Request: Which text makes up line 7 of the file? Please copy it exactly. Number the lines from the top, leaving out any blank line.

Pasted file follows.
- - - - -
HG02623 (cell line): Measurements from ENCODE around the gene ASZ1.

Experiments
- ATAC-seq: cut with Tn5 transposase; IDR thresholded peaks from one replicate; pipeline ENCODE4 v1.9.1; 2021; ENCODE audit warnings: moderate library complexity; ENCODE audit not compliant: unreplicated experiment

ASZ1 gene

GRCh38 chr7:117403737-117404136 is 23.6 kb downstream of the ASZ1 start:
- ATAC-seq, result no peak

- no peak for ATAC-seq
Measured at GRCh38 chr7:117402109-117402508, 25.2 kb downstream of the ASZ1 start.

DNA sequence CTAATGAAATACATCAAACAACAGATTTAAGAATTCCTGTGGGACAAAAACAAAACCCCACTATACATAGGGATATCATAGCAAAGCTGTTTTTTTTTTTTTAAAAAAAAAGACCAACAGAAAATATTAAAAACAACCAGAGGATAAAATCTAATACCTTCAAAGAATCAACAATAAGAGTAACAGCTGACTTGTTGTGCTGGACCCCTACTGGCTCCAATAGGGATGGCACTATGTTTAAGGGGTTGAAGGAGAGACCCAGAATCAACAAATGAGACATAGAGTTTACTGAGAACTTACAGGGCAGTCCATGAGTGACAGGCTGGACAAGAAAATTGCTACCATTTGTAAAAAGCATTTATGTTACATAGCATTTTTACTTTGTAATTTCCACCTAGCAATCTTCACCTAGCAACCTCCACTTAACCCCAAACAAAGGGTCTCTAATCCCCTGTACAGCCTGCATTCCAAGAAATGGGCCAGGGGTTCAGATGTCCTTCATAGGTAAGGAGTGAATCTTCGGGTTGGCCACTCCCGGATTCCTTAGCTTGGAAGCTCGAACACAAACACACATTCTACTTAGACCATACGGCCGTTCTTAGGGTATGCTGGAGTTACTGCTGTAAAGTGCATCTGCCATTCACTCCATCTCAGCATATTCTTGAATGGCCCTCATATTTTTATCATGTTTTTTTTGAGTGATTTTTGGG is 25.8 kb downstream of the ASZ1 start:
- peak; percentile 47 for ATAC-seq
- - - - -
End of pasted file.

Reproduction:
- no peak for ATAC-seq